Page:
With the news that the Lambertville-New Hope Winter Festival has been cancelled for the second year in a row because of fears over the spread of COVID-19, a post-holidays slump is feeling like a distinct possibility.
“With thoughtful consideration and caution for the health and safety of our community, including artists, fans, vendors, local businesses, and volunteers, we feel this is the right, responsible, and intelligent decision, though disappointing for all involved,” reads a statement issued by the festival’s organizers.
Nearly two years into the pandemic, many of us have become numb to all the postponements and cancellations, but this one hits harder than most. Following a vibrant holiday season, much of the Delaware River Towns usually goes into a low-key hibernation for much of January, a.k.a. the dead of winter. But for the better part of the last 25 years, the winter festival has broken that silence and lured us outside, sometimes in snow and bitter cold, with ice sculptures-in-the-making, a parade, and, our favorite part, various walking tours of two of the Delaware River Towns’ most diverse communities.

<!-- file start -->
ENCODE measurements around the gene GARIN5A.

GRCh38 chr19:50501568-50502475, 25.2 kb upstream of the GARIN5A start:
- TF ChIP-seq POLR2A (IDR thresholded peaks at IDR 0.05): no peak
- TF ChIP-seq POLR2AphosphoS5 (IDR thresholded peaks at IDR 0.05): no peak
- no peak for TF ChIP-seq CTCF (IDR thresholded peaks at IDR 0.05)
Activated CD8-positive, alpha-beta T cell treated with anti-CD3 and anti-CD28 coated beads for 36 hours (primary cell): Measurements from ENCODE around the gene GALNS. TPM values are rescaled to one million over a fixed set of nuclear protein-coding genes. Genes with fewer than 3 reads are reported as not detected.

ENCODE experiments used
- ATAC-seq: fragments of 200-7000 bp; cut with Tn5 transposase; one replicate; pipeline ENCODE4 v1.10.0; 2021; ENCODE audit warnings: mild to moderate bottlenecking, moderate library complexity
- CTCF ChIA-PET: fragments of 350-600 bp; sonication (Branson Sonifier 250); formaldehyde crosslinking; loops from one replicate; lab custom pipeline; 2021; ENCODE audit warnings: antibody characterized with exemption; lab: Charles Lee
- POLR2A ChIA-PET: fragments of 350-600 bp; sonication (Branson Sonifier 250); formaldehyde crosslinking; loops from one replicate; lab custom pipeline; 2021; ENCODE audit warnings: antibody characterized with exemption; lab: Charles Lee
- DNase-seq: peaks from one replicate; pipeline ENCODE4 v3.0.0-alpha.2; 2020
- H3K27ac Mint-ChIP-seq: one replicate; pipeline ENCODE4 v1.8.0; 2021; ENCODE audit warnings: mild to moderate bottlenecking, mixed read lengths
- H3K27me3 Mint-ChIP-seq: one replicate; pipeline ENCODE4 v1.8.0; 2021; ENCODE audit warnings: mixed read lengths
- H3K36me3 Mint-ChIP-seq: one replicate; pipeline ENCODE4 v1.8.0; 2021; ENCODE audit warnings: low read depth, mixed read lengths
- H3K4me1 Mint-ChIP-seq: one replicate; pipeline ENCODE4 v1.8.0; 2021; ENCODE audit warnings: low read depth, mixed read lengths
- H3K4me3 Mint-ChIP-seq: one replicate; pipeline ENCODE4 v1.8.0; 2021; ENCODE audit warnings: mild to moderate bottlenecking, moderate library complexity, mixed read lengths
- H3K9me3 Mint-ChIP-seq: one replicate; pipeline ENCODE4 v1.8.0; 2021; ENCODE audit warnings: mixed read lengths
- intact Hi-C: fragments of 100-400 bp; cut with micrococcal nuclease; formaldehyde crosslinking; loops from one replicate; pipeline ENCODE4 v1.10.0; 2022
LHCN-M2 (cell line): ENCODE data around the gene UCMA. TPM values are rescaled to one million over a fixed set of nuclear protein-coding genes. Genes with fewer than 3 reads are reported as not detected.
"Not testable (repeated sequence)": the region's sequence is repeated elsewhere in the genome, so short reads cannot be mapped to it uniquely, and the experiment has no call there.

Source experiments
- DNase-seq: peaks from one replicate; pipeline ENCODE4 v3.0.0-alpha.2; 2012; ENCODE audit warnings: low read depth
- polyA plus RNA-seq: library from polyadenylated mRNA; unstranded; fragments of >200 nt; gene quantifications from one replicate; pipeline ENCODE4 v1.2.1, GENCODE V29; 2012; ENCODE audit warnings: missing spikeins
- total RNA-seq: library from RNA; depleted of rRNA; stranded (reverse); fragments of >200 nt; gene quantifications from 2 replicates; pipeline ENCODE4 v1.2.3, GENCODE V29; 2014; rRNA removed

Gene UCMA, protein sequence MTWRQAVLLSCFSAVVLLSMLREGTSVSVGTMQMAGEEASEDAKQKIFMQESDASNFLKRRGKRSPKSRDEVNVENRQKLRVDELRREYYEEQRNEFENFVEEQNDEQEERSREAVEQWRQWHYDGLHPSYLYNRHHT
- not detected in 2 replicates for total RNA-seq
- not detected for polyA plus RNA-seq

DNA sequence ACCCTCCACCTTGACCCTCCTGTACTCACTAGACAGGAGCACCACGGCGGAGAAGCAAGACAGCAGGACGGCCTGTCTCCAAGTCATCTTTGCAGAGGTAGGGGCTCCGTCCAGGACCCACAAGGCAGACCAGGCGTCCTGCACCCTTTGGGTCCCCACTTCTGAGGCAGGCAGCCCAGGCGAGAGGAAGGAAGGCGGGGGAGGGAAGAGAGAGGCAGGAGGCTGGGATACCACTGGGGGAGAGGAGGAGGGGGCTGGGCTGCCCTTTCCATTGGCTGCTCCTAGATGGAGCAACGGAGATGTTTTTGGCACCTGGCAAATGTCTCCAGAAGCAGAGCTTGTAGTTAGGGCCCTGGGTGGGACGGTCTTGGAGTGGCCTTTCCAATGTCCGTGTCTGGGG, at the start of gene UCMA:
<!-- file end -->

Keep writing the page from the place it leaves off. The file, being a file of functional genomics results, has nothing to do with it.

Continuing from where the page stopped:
Not insignificantly, the winter festival has also generated more than a half-million dollars through the years for local nonprofits and agencies, many of which were integral to the Ida recovery effort last September.
But we found a way to cope without the winter festival last year, and we can do it again. To aid our cause, here are a couple of likeminded alternatives for your consideration.
This Hopewell Township farm is designed to function as a typical farm in the river towns did between 1890 and 1910, granting visitors an up-close view of real farming operations and even a chance to pitch in. One such opportunity is coming up on Jan. 29, with the farm’s annual ice harvest.
Back in the day, Howell Farm was referred to as the “ice farm” by locals who bought ice pulled from its pond to keep their milk cold on the way to the train station on Pleasant Valley Road. During the ice harvest, we’ll be able to see exactly how that operation worked through ice-cutting, hauling, and handling demonstrations.
It’s a safe bet there won’t be any chainsaws buzzing away that day.
If you’re up for it, you can help pull the ice blocks up the ramp to the icehouse and even chip some of it to make ice cream and snow cones. Kids, specifically, will be able to make an ice candle that they’ll be able to take home.
You probably know New Hope Celebrates as the nonprofit that stages Pridefest every May and the High Heel Drag Race every October, but it also hosts lots of smaller events throughout the year with the aim of simply bringing the New Hope and Lambertville communities together.
“We open our arms and hearts, welcoming everyone, as we create a sense of belonging and shared purpose,” reads part of its mission statement.
One of the group’s longest running traditions is its monthly tea dance. The next one, the Iced Tea Dance (see what they did there?), is Jan. 30, 4 PM, at Havana, in New Hope. If you’ve never been, think dance music, potent cocktails, and lots of friendly faces.